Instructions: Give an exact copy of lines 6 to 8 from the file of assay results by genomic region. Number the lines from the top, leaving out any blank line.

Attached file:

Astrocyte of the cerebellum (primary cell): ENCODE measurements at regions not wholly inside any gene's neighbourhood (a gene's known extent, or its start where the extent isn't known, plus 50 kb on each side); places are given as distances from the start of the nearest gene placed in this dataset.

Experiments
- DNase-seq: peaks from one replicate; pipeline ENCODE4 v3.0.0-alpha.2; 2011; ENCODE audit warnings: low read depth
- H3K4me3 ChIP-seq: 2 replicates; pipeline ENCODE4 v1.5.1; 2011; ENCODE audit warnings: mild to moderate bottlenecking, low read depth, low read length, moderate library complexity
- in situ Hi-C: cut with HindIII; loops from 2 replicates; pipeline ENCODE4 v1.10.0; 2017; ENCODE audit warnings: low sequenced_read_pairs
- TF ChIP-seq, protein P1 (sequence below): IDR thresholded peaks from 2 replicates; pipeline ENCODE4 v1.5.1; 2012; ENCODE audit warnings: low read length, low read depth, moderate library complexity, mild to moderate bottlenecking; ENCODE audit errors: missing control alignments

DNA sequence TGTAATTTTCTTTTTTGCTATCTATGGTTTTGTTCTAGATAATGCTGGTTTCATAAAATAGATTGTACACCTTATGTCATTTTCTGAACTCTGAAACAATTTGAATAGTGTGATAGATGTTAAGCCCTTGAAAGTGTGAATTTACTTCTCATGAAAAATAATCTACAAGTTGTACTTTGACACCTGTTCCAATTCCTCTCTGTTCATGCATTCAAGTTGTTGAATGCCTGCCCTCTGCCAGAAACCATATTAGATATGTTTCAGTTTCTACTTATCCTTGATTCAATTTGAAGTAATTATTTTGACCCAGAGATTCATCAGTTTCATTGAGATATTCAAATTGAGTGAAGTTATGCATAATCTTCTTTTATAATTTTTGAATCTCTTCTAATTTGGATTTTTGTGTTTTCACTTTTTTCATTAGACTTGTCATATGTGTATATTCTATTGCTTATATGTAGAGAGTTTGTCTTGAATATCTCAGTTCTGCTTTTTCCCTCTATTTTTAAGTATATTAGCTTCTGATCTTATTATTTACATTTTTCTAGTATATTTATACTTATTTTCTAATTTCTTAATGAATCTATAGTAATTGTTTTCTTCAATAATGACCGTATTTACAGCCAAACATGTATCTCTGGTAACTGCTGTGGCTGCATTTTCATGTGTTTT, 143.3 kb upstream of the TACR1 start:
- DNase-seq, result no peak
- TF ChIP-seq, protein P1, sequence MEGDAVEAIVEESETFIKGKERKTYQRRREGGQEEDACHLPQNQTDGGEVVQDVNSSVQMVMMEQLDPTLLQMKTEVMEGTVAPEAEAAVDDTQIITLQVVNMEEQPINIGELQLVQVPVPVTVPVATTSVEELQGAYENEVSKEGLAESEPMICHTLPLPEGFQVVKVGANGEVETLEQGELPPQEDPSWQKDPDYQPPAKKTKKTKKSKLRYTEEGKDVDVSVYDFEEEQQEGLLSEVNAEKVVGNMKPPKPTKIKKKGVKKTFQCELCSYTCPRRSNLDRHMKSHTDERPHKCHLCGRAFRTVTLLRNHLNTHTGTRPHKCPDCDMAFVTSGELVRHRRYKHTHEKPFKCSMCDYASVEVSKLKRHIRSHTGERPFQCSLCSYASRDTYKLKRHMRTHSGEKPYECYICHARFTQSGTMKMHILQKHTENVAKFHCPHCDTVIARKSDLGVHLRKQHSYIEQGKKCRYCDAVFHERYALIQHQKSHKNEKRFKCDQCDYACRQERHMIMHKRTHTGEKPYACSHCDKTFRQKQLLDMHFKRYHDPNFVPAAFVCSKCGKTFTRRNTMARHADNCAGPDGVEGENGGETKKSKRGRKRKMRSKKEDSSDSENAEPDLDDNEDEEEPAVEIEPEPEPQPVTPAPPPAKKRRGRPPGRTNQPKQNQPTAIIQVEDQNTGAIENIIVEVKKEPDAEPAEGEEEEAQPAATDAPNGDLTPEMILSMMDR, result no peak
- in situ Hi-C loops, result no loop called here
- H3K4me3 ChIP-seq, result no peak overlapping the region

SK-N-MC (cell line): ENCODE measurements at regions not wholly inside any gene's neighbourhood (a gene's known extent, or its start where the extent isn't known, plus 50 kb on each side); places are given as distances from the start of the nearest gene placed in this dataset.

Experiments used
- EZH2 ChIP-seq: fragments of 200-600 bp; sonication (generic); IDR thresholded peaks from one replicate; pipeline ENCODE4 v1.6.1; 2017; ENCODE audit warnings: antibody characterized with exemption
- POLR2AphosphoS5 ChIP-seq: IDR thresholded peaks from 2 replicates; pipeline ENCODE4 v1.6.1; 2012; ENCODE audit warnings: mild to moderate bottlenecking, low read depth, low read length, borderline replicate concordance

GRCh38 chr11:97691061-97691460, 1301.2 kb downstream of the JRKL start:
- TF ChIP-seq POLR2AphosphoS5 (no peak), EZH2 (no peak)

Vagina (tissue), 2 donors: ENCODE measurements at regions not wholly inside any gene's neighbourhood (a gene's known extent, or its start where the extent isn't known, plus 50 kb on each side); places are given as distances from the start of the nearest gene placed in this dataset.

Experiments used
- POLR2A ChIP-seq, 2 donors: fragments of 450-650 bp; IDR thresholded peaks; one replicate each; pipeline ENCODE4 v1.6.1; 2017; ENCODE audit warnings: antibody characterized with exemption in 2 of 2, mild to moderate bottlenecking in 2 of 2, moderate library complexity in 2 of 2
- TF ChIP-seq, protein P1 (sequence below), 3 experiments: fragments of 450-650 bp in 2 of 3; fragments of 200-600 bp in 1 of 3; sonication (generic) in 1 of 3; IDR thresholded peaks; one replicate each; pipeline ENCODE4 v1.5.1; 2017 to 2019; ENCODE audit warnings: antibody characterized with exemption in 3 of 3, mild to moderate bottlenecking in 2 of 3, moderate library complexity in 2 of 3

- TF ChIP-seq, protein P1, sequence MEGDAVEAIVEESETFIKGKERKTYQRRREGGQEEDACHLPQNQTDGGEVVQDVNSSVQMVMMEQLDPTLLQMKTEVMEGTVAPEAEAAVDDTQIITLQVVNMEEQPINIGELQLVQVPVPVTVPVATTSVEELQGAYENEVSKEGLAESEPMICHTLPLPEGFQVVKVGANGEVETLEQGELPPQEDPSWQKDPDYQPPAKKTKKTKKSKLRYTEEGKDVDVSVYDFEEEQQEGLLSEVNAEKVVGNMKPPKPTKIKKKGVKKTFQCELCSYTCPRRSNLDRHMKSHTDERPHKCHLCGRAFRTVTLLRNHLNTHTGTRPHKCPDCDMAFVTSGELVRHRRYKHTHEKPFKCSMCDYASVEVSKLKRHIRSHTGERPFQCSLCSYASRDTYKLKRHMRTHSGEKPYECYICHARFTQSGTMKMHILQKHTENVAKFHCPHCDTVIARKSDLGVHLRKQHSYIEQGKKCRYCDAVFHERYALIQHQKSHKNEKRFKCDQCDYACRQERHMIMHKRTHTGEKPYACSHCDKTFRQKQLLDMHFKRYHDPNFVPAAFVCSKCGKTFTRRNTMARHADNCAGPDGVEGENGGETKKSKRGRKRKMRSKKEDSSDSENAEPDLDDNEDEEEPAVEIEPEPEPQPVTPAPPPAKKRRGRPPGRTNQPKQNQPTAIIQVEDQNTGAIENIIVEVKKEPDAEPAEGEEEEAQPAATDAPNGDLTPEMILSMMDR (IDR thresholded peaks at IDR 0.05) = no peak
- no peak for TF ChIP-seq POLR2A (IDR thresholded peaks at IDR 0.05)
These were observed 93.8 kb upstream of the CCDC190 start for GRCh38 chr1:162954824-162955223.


- TF ChIP-seq, protein P1 (sequence below): IDR thresholded peaks from 2 replicates; pipeline ENCODE4 v1.5.1; 2012; ENCODE audit warnings: low read length, low read depth, moderate library complexity, mild to moderate bottlenecking; ENCODE audit errors: missing control alignments

DNA sequence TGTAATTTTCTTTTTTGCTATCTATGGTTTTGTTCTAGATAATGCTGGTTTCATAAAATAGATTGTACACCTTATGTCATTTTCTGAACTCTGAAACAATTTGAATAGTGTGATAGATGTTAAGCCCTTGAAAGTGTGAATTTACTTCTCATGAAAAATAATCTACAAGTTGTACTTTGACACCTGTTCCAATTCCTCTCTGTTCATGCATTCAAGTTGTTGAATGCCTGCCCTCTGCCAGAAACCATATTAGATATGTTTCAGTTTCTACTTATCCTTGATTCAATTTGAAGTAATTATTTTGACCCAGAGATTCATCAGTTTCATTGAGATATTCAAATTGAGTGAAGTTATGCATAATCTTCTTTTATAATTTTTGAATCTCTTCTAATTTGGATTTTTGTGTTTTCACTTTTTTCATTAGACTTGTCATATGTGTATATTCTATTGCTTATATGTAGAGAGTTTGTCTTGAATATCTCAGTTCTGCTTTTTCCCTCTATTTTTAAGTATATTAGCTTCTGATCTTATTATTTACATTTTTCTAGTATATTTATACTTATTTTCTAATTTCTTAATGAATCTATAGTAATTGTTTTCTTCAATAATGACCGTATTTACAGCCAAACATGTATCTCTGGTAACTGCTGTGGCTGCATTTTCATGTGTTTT, 143.3 kb upstream of the TACR1 start:
- DNase-seq, result no peak